Democratic lawmakers nationwide recently wrote a letter to President Joe Biden (D) urging him to do more to fight the student debt crisis.
In 2022, President Biden announced a plan to cancel up to $20,000 in student debt for Americans under a certain income threshold. However, that plan was struck down by the Supreme Court of the United States (SCOTUS).
“Your plan would have provided targeted relief to families across the country, with nearly 90 percent of relief dollars going to borrowers earning less than $75,000 a year. An estimated 20 million people would have seen their student debt balances eliminated entirely, including nearly half of all Latino borrowers and one out of four Black borrowers,” reads the letter.
The letter highlights how the student debt crisis disproportionately affects different demographics. And while the writers of the letter did highlight how ethnicities face different amounts of debt, it also discussed how senior citizens face large sums of debt as well.
“Roughly 16 percent of borrowers – including almost one-third of senior citizens holding student debt – are in default, with disastrous consequences for their credit and financial health, including the garnishment of wages and government benefits.”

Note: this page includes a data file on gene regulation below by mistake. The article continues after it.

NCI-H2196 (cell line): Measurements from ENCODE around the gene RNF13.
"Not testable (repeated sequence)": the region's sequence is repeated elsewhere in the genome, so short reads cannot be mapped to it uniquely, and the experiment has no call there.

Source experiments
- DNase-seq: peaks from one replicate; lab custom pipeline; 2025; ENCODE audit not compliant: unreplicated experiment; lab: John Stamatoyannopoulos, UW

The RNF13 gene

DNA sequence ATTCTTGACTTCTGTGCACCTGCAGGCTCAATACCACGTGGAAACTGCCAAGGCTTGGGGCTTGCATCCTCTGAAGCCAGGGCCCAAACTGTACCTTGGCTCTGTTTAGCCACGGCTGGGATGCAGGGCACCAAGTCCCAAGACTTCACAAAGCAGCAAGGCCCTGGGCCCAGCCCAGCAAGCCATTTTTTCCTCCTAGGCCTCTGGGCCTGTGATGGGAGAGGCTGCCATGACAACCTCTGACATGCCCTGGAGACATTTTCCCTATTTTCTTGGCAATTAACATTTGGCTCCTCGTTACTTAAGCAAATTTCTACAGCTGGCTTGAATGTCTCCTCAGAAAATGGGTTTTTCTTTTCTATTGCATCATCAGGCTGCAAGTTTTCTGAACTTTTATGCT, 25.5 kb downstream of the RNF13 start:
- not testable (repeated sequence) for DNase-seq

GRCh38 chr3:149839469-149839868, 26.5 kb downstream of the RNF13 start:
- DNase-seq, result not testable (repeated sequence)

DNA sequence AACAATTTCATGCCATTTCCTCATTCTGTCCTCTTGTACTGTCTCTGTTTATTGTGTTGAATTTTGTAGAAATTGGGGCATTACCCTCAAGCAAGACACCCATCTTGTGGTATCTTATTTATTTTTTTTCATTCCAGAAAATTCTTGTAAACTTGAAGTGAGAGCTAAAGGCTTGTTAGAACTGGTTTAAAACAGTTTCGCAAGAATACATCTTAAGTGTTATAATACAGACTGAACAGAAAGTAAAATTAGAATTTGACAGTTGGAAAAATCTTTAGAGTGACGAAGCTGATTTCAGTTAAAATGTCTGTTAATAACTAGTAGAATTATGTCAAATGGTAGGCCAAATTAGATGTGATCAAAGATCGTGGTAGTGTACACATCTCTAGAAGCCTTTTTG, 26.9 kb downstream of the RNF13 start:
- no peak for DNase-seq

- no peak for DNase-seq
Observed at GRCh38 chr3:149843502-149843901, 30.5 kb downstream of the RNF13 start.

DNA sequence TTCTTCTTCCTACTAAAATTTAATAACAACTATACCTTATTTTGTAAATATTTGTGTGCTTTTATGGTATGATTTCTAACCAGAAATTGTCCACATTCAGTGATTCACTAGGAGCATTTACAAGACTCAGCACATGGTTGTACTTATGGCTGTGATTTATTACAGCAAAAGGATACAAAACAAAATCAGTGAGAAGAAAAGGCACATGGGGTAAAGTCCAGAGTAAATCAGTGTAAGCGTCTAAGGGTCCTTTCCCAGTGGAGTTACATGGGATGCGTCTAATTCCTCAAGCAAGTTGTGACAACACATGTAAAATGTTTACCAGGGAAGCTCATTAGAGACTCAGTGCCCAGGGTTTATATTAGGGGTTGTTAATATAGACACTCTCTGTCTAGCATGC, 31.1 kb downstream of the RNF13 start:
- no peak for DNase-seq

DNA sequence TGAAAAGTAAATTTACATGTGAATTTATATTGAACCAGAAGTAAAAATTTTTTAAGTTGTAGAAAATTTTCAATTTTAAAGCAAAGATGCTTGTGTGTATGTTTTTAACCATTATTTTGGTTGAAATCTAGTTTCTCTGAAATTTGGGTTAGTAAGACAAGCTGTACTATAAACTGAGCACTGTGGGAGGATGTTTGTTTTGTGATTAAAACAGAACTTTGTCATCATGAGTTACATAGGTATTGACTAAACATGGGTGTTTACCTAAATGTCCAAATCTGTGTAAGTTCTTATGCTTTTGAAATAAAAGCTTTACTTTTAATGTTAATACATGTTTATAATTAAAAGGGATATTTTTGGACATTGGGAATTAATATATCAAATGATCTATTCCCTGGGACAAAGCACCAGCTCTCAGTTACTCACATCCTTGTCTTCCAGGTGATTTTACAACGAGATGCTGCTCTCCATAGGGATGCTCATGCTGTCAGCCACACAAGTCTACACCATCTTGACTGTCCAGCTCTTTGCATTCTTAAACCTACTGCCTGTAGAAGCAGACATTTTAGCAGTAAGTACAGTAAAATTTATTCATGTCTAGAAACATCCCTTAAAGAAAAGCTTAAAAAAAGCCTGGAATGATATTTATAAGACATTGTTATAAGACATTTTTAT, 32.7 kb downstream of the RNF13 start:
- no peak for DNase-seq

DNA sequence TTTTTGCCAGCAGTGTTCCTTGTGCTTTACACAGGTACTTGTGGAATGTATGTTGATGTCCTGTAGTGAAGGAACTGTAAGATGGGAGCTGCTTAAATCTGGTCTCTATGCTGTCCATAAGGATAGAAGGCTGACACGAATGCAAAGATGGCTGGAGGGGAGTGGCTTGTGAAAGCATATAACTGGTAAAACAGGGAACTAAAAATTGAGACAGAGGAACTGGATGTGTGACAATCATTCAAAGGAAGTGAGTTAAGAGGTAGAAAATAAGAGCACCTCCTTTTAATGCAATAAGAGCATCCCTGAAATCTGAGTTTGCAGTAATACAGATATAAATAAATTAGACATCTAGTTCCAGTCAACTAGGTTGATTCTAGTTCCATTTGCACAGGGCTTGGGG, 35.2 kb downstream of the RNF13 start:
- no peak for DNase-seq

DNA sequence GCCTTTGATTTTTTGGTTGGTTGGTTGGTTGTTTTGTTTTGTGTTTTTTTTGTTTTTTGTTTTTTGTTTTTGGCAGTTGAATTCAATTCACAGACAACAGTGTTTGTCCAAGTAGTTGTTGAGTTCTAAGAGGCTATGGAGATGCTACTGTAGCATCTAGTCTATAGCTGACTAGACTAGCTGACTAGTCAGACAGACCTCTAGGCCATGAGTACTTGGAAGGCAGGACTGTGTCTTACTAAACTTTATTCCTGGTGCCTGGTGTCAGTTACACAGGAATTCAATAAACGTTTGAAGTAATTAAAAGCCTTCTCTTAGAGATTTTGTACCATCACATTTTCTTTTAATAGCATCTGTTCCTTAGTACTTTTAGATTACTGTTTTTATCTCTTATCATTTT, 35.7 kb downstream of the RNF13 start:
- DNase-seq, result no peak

The letter continues, stating, “In fact, nearly three million people over the age of 62 owed more than $110 billion in federal student loans, putting seniors at risk of having their Social Security benefits garnished. More than a third of borrowers eligible for student debt cancellation under your plan are age 40 or older.”
Pres. Biden has implemented several policies that attempt to slow the burden of student debt and its payments. Student loan interest and payments are set to resume soon, so the president has put “on-ramps” in place to help borrowers.
“[W]e remain gravely concerned about the Department of Education’s projections that without additional relief, student debt delinquencies and defaults will spike once repayment resumes. The Department of Education should work to ensure that implementation of the final rule to provide debt relief does not happen after the 12-month on-ramp ends in effort to further reduce the risk of delinquency and default.”
The Democratic signees urged Biden to use the presidency to put more legislation in place to help borrowers with their student debt.
“Borrowers have already waited nearly a year for the relief you announced in August 2022, and critics of your plan to help 43 million Americans are likely to renew their attacks with regard to your rulemaking announcement.”
The letter was signed by several Democrats including Texas Representatives Veronica Escobar (D), Sheila Jackson Lee (D) and Greg Casar (D).